Posts Tagged ‘Michael Apted’

boyhood_xlgThe relationship between movies and time is integral to the medium’s essence: film itself is a succession of still images moving so quickly that we feel they are existing in front of us like our experience of the world and of time itself.  In fact, the great Russian director Andrei Tarkovsky used the description of “Sculpting in Time” to distill the nature of what filmmaking was to him.

This month, Richard Linklater’s groundbreaking movie Boyhood, starring Ellar Coltrane, is released in theaters.  In this film, director Linklater has taken a bold approach in the depiction of a boy growing to manhood: He recorded  the feature over a number of years as Ellar Coltrane ages from 6 to 18 over the course of the story.  There have been movies that deal in a variety of ways with aging characters, such as the Up documentary series by director Michael Apted, or fiction series such as François Truffaut’s Antoine Doisnel movies or Linklater’s own Before… movies with Ethan Hawke and Julie Delpy, but none have adapted as determined, lengthy, and particular approach to periodically filming the development of a young person and crafting it into a fictional world.

EllarColtraneBoyhoodThis article in the New York Times features a slide show titled “12 Years a Boy” in which one can view the physical transformations of actor Ellar Coltrane over the years during which this movie was made.  This article and topics discussed in Moving Images related to time and the relationships of reality to fiction in chapters 5 and 6 can be useful starting points in examining this movie.  Boyhood‘s content, moviemaking techniques, and media literacy-related discussion points can be a natural topical fit for students who are at the edge of adulthood, like the main character of Boyhood at the end of the movie (while it is important to note that this movie is rated R for language and teen alcohol and drug use).

As a final point, I find particular delight in one detail to this story: one of the links between father and son in the movie Boyhood concerns the ties that can be shared through music and time, and this manifests itself in the compilation of a Black Album of the Beatles (related to their “White Album” of 1968, actually titled simply The Beatles) made up of songs from after the group’s breakup and created by the father of the movie for his son (Ethan Hawke plays the father to Ellar Coltrane’s Mason).  The father writes, “Mason, I wanted to give you something for your birthday that money couldn’t buy, something that only a father could give a son, like a family heirloom.  This is the best I could do. Apologies in advance. I present to you: THE BEATLES’ BLACK ALBUM.”  Linklater and Hawke shared the 3-CD track list that they came up with (and which had originated as a real gift from Hawke to his oldest daughter).  Since every time my family and I get in the car my kids ask to put a Beatles CD on (and I can’t believe that I’m the one saying “could we try something else for a change”), I think it’s time that I made up our own family version of The Black Album, and I think I’ll have to make it a 4-CD package.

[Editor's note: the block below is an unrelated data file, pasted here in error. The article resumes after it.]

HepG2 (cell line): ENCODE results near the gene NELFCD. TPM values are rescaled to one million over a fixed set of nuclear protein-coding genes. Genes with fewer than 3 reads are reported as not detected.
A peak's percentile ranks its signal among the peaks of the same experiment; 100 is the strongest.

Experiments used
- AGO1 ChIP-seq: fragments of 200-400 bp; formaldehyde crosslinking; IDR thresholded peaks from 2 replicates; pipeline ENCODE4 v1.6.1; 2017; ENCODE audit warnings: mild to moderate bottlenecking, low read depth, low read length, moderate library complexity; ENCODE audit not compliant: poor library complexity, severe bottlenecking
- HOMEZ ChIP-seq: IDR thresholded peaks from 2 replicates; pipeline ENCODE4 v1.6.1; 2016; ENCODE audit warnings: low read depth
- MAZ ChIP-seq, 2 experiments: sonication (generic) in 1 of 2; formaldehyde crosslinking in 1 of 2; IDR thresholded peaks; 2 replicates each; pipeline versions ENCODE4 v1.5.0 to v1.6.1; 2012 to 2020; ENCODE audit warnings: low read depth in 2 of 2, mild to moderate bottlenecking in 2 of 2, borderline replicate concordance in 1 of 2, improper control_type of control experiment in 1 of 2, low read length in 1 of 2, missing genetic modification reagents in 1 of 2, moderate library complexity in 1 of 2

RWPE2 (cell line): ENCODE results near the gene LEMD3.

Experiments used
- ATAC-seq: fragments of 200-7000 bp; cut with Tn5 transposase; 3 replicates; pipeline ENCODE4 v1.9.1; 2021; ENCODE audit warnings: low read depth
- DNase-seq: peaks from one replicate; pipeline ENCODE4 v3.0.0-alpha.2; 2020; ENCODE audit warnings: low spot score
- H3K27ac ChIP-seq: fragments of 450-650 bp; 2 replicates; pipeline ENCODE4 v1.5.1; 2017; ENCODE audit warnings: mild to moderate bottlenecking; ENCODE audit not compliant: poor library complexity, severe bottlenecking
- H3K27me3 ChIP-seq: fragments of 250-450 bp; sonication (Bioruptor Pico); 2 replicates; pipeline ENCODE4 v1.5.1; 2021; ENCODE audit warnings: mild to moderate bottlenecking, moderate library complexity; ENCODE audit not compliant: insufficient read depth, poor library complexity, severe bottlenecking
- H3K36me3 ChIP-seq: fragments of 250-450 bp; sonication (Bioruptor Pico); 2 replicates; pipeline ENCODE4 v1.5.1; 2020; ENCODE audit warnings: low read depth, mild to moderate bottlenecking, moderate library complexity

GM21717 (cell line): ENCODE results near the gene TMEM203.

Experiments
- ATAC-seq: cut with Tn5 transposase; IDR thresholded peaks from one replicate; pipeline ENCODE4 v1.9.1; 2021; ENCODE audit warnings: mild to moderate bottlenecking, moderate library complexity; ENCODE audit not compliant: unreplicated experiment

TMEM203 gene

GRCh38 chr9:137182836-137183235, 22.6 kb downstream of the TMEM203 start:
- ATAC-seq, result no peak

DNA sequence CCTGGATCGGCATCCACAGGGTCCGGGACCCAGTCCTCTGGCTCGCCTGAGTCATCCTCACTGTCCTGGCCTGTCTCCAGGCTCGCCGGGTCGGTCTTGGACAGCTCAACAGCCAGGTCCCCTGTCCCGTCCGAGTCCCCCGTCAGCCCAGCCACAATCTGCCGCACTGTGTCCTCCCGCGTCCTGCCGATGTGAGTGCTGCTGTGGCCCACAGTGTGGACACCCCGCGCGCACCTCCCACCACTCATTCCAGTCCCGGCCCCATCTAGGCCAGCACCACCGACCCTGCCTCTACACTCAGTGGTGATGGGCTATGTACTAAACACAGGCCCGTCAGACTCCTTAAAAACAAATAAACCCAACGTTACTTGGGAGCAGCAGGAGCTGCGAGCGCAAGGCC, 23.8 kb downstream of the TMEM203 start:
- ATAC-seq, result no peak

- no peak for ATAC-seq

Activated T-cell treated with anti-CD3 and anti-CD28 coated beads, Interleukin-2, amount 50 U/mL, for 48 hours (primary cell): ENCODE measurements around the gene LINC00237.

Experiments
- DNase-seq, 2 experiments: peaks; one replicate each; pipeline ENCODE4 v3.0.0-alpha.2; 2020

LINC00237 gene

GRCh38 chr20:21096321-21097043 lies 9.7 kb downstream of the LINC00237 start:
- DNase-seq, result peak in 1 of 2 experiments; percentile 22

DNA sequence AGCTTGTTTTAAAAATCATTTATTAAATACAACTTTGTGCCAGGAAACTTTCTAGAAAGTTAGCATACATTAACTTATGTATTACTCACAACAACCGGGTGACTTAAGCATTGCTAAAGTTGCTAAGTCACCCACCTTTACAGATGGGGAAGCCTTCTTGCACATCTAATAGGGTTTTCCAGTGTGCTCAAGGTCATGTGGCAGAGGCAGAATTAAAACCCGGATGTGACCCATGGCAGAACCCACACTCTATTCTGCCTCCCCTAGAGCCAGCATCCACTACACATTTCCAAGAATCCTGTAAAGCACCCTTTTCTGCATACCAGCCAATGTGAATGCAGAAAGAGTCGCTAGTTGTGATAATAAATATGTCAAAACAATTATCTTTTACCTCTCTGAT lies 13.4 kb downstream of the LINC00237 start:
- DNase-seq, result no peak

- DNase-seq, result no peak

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att_icw_lgt_rgb_grd_posThrough It Can Wait and other initiatives, AT&T has dedicated a great deal of effort in public awareness campaigns about the dangers of texting and driving.  Recently, they released From One Second to the Nexta half-hour documentary by Werner Herzog that will be used as a public service announcement throughout schools in the United States.  “What AT&T proposed immediately clicked and connected inside of me,” Herzog has said. “There’s a completely new culture out there. I’m not a participant of texting and driving—or texting at all—but I see there’s something going on in civilization which is coming with great vehemence at us.”

itcanwait-documentaryWerner Herzog has created some of the most challenging and engrossing movies of the past half-century and his career is one of the strongest examples of a director whose work crosses many boundaries between fiction and documentary and across genres, like other directors featured in Chapters 5 and 6 of Moving Images, such as Agnès Varda, Michael Apted, and Bertrand Tavernier.   Among Herzog’s most celebrated non-fiction films are Cave of Forgotten Dreams, Grizzly Manand Little Dieter Needs to Fly, while his fiction features include Aguirre, The Wrath of God and Nosferatu, The Vampyre.  In addition, his production of Fitzcarraldo is the subject of the highly acclaimed documentary Burden of Dreams by filmmaker Les Blank and is available on a deluxe Criterion edition.

From One Second to the Next is a powerful public service announcement and a striking piece of filmmaking, and it can provide good examples of cross-curricular work in the classroom, particularly as students work on issues related to safety and decision making, constant technology use, and communications.  It can also serve as a strong reference point as students work on their own documentaries or PSAs; here is a page that gives information on the type of team needed to put together a project like this.  And here is an excellent NPR Morning Edition interview with Herzog about this project.

For schools, there is a shorter 12-minute version of the PSA available.  (The full length version is 35 minutes.)

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